Trump first hired Cohn when the federal government investigated claims of racial bias at a number of New York City apartments owned by Trump and his father. At one of Trump’s apartments, the superintendent told a white woman she could have her pick of two units shortly after a black woman had been told there were no vacancies. The Justice Department then accused Trump of violations of the Fair Housing in that Trump quoted different rental terms and conditions to blacks, and made false “no vacancy” statements to blacks for apartments. Other lawyers said, ‘You have a good case, but it’s a sticky thing,'” remembers Trump. Then he explained his predicament to Cohn, and was thrilled when Roy instantly declared, “Oh, you’ll win hands down!”
Representing Trump, Cohn was quick to counter. He launched a suit against the government lawyers for $100 million, asserting that the charges were irresponsible and baseless. The court swiftly dismissed the counterclaim. This marked a key moment in Trump’s career, as he adopted the tactic that would be a core feature of his paranoid style: counter-punching his critics when he feels attacked. As he put it: “I’d rather fight than fold, because as soon as you fold once, you get the reputation.”
Cohn represented infamous mob figures, whom he introduced to Trump. They proved useful to him with the trade unions and suppliers that constructed Trump buildings and casinos. “Fat Tony” Salerno and Paul Castellano controlled the ready-mix concrete business in New York. Trump Tower was constructed using ready-mix concrete—a costlier construction material than the steel girder construction used in most New York skyscrapers. Trump paid what a federal indictment of Salerno later concluded were inflated prices for it to S & A Concrete, a firm Salerno and Castellano owned through fronts, and possibly to other mob-controlled firms. He also bought union peace from the head of the Teamsters Union official, John Cody, said to be an associate of the Gambino family. Suffice it to say, Trump completed the project without any union problems.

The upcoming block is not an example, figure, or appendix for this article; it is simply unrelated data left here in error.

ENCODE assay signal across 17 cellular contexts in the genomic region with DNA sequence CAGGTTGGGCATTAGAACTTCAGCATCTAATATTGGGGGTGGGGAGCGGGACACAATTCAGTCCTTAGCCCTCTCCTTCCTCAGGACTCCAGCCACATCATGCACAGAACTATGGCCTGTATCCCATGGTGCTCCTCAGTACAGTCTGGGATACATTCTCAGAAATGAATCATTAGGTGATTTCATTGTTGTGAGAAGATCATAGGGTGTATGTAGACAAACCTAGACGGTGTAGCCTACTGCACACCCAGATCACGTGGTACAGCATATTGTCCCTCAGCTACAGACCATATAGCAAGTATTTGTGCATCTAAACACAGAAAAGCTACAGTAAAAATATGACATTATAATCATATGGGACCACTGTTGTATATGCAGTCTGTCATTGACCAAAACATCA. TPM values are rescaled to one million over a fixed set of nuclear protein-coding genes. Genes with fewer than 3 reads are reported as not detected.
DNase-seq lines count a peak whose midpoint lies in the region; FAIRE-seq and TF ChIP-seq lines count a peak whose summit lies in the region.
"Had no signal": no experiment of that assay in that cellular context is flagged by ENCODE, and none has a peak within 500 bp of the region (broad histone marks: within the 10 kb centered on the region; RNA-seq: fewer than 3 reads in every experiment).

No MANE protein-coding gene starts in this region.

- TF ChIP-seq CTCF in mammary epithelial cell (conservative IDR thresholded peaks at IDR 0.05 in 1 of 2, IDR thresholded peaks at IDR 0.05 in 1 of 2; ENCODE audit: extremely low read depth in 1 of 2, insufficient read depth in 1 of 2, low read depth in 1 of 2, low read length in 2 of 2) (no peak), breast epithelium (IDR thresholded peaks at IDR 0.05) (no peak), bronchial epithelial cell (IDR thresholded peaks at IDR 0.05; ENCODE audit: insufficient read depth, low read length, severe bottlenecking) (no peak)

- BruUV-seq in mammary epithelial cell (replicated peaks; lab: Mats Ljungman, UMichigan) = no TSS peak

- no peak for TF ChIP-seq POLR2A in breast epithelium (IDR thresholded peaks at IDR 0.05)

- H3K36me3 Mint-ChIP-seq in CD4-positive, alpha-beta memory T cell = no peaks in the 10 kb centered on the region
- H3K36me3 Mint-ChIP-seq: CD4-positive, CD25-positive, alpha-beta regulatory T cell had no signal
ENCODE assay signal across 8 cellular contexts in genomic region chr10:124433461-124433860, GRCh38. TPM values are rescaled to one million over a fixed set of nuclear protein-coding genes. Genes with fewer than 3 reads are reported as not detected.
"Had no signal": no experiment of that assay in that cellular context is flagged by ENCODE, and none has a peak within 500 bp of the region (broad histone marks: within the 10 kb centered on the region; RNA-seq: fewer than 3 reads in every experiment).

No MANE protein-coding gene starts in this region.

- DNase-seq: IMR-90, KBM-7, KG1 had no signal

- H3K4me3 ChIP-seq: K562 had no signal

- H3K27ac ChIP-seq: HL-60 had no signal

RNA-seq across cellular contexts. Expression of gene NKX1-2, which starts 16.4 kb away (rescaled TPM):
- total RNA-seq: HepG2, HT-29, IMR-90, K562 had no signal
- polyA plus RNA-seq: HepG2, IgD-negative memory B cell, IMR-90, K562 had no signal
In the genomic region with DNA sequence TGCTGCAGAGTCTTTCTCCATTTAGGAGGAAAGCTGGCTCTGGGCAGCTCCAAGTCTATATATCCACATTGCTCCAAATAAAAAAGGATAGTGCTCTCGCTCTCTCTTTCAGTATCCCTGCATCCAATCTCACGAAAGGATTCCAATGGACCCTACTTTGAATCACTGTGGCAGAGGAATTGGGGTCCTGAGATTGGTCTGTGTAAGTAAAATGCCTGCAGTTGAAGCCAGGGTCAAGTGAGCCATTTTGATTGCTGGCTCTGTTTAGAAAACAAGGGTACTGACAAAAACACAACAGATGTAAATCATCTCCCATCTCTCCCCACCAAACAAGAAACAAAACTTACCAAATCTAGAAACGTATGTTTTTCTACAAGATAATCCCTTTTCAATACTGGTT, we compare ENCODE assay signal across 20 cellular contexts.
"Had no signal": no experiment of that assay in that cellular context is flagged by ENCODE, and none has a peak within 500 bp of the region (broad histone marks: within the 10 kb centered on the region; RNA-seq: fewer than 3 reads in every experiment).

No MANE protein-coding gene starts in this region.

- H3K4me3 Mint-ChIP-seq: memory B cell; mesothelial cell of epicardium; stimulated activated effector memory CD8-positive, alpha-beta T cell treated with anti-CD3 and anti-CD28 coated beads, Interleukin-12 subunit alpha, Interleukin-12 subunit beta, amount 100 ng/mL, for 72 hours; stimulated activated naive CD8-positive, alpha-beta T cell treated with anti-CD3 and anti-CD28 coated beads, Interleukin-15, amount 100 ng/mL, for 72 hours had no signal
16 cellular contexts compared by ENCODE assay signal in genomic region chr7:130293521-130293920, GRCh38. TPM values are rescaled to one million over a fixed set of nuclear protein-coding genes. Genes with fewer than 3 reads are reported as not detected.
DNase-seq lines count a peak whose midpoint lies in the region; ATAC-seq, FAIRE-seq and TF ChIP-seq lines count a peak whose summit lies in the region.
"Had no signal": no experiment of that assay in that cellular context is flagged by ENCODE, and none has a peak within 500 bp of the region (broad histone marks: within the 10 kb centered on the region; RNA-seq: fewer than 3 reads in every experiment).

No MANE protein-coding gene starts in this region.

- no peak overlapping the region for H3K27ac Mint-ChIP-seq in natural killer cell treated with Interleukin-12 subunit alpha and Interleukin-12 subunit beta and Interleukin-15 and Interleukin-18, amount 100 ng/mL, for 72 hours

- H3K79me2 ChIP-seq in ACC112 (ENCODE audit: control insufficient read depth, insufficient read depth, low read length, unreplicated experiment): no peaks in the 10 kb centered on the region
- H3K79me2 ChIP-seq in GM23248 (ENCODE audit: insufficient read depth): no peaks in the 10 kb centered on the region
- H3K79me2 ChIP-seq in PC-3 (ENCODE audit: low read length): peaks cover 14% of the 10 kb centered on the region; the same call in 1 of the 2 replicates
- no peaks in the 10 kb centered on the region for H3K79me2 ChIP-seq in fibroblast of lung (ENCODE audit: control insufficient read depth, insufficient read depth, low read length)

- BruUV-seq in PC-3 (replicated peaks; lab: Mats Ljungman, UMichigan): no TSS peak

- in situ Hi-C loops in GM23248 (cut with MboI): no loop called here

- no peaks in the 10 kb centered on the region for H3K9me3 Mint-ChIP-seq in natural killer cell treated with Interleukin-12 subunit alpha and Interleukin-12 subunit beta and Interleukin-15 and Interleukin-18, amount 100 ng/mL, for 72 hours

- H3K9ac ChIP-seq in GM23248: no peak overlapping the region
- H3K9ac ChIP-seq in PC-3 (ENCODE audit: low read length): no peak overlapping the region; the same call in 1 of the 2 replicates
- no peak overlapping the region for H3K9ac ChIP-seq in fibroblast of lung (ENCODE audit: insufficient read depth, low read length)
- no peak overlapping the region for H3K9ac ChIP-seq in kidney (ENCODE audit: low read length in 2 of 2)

Cohn was disbarred on June 24, 1986. He had been a lawyer for 40 years. The court found Cohn to have engaged in “professional misconduct”—“conduct prejudicial to the administration of justice”—in four matters over a 16-year period, which he had handled for clients. He had cheated a matrimonial client out of $100,000, convinced another client to sign a codicil on his deathbed making Cohn his executor, and engaged in other acts of skullduggery. Cohn contemptuously dismissed the Bar grievance committee as “a bunch of yoyos.” Trump testified as one of his character witnesses.
Roy Cohn died of AIDS in 1986 at age 59 a month or so after his disbarment. He had contracted the illness two years earlier. To the bitter tormented end, he denied his homosexuality and the nature of his affliction, describing it as a “liver ailment.” Trump attended the funeral, standing in the back. Cohn said he wanted to be remembered as a “patriot,” and the word became his epitaph.
Hofstadter concluded that “We are all sufferers from history, but the paranoid is a double sufferer, since he is afflicted not only by the real world, with the rest of us, but by his fantasies as well.” Like McCarthy and Nixon, Cohn flew too close to the sun, and went down in flames. The jury is out on Donald Trump as his impeachment and possible removal near reality.
Will Trump become a President without a country, as Americans increasingly reject his paranoid style of politics? Roy Cohn was prescient when he said, “no public man can remain indefinitely at the centre of controversy.”